Two years ago, if you were to read a story where a baby fell into a pool and was not resuscitated until two hours later, we would all expect the worst. If the child survived, it would most likely have been diagnosed with severe brain damage that might leave it in a vegetative state for the rest of its life. But it’s 2017, and today doctors may have found a way to reverse brain damage for one little girl.
Tragedy struck the Carlson family when two-year-old little Eden drowned in the family pool.
And this world’s first reversal is all thanks to the work of a few brilliant doctors and something called hyperbaric oxygen therapy.
In February of 2016, two-year-old Eden Carlson squeezed past a baby gate, and opened a heavy door to her family’s backyard as her mother was taking a shower in their Arkansas home.
Once outside, Eden fell into the family pool, and, unable to swim, drowned.
Fifteen minutes later, her mother, Kristen Carlson, discovered her daughter lifeless in the pool. She had been underwater for nearly 10 minutes.
Horrified, she pulled Eden out and performed CPR. Ambulances arrived, but the little girl did not wake up.
Medical staff rushed her to the emergency room of Washington Regional Medical Centre, but it took two hours for her heart to beat again.
She was alive, but her brain had gone without oxygen all that time. Doctors prepared the Carlson family for the worst.
“We were told to expect that she may be a vegetable her whole life,” Carlson told ABC News.
Doctors believed Eden’s brain damage was irreversible, but the Carlson’s never gave up hope for their little girl.
The family refused to give up on Eden, though. Instead, they turned to Dr. Paul Harch, of LSU Health New Orleans School of Medicine, who recommended an experimental procedure—normobaric oxygen therapy. The procedure worked by increasing oxygen flow to the body through tubes inserted into the nasal passages.
Fifty-five days after Eden drowned, she began the treatments; twice a day for 45 minutes each.
“What we saw was an immediate improvement,” Dr. Harch told ABC News.
Eden went from squirming, and unable to eat orally, to regaining motor function in her arms and legs, and even the ability to speak and laugh.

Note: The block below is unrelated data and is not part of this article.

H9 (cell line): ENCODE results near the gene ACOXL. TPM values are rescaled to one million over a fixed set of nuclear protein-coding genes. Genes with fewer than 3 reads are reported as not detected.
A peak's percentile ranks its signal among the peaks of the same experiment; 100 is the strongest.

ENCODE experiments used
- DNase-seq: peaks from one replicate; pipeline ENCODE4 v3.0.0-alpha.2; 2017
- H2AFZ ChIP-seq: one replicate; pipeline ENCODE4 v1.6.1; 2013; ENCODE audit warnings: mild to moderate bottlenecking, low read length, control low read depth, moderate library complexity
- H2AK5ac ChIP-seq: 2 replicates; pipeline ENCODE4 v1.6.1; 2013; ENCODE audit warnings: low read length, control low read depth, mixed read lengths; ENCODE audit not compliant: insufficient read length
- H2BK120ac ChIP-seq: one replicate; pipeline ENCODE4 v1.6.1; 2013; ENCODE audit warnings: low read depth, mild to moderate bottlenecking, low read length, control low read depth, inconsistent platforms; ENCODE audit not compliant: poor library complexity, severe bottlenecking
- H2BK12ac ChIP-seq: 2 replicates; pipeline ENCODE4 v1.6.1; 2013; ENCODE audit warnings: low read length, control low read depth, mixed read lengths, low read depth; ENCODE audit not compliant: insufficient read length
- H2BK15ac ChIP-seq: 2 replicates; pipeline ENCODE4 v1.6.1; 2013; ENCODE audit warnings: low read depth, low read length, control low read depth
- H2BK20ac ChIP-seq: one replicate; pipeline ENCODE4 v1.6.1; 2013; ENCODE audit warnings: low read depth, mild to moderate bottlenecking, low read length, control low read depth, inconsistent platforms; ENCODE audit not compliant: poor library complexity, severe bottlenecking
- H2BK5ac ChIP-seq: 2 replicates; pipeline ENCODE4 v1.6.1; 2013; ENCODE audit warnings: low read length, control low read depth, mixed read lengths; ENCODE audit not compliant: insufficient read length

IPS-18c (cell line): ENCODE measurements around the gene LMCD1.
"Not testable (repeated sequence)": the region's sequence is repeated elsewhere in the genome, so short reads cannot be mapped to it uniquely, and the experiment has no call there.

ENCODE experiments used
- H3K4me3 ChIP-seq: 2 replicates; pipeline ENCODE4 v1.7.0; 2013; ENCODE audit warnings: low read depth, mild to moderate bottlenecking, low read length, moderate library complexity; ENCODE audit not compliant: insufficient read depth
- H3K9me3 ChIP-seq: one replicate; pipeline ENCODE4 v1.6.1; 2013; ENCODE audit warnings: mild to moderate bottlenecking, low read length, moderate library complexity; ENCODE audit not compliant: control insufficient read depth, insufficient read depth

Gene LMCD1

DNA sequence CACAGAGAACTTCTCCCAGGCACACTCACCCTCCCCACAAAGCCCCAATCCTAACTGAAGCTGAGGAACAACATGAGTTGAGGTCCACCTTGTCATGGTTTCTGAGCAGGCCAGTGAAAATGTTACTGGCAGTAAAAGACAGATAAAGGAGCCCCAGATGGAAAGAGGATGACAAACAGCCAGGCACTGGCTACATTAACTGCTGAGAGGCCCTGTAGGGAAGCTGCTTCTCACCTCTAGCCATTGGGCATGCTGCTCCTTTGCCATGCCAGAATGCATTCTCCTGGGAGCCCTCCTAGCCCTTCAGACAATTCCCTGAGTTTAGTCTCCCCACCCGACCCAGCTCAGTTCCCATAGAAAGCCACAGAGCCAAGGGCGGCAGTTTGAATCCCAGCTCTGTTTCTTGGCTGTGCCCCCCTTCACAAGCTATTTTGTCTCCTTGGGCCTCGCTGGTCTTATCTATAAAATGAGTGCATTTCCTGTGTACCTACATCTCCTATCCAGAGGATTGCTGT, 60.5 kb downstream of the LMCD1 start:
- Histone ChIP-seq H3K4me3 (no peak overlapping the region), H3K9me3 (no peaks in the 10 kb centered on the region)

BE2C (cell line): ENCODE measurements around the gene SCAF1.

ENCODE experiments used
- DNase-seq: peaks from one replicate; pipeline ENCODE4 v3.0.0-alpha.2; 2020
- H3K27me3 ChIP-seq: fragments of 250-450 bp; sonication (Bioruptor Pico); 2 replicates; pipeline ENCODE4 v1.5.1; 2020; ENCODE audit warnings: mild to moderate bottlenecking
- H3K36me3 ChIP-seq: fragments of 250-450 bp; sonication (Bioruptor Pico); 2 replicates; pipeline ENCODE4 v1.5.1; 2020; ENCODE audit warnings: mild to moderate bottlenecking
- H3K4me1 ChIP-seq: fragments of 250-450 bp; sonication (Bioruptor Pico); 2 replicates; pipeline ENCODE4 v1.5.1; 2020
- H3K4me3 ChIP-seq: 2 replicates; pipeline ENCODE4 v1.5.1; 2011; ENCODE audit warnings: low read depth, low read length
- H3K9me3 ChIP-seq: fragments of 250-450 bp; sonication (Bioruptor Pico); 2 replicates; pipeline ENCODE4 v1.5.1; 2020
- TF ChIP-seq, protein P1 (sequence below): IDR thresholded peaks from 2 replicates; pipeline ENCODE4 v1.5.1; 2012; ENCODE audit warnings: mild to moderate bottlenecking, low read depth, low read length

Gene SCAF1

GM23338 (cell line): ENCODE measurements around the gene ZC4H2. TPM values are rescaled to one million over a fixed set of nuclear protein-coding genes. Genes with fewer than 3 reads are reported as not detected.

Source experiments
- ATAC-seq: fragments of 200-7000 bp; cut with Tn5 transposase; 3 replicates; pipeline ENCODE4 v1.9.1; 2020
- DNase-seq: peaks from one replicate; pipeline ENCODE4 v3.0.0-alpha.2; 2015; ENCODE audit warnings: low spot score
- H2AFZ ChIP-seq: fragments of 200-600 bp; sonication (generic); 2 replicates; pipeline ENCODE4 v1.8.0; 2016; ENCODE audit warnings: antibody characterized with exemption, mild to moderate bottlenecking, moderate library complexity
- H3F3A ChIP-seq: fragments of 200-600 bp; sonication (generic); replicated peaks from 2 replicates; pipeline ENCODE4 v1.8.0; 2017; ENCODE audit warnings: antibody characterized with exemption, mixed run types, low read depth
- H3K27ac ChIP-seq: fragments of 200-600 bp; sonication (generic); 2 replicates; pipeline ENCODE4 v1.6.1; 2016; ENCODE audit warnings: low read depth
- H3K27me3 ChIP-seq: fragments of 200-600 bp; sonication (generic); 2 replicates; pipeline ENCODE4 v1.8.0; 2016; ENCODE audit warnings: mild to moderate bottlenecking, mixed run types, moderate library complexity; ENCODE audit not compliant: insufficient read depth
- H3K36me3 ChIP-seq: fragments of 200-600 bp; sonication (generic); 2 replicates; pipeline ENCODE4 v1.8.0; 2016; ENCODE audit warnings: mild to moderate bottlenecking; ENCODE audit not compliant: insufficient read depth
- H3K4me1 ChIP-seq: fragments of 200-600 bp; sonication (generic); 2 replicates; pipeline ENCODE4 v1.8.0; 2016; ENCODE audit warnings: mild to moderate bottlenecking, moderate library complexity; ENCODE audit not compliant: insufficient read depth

Dr. Harch and the Carlson family decided to continue and expand the oxygen treatments. Three weeks after Eden began her normobaric treatments, the Carlson’s moved her to the LSU facility in New Orleans to begin hypobaric oxygen treatments— which used a large, air-tight, cylindrical tube that would pump in oxygen at pressures greater than the atmosphere.
After Eden began oxygen therapy, the family saw a marked change in her condition.
The results were astounding. After just a few sessions, Eden’s mother saw a dramatic change.
“Watching her be in a vegetative state to sitting up again, crawling, and then pulling to stand, and taking those very first shaky steps last summer—it’s been absolutely amazing,” Carlson told ABC News.
In fact, her recovery was so astounding that after her treatments, not only was her brain near fully-healed, her speech ability was assessed to be even greater than it was now than at the time of drowning according to Science Alert.
“We know this is absolutely unprecedented, and completely miraculous that she is the way that she is today,” Carlson told ABC News.
She was nearly healed at the end of her oxygen therapy. However, the procedure is still experimental.
Still, while the procedure was a success in Eden’s case, hyperbaric oxygen therapy is still experimental.
“The startling regrowth of tissue in this case occurred because we were able to intervene early in a growing child, before long-term tissue degeneration,” Dr. Harch told the Newsroom at LSU Health New Orleans.
Before it is able to be used for wide-scale treatment, more tests need to be done. That being said, if further tests can prove the efficacy of the treatment more kids might have the same chance that little Eden did.
“I’m walking!” Eden said in a YouTube video. “I’m walking, daddy! I’m walking, daddy!”
Watch Eden’s amazing transformation below: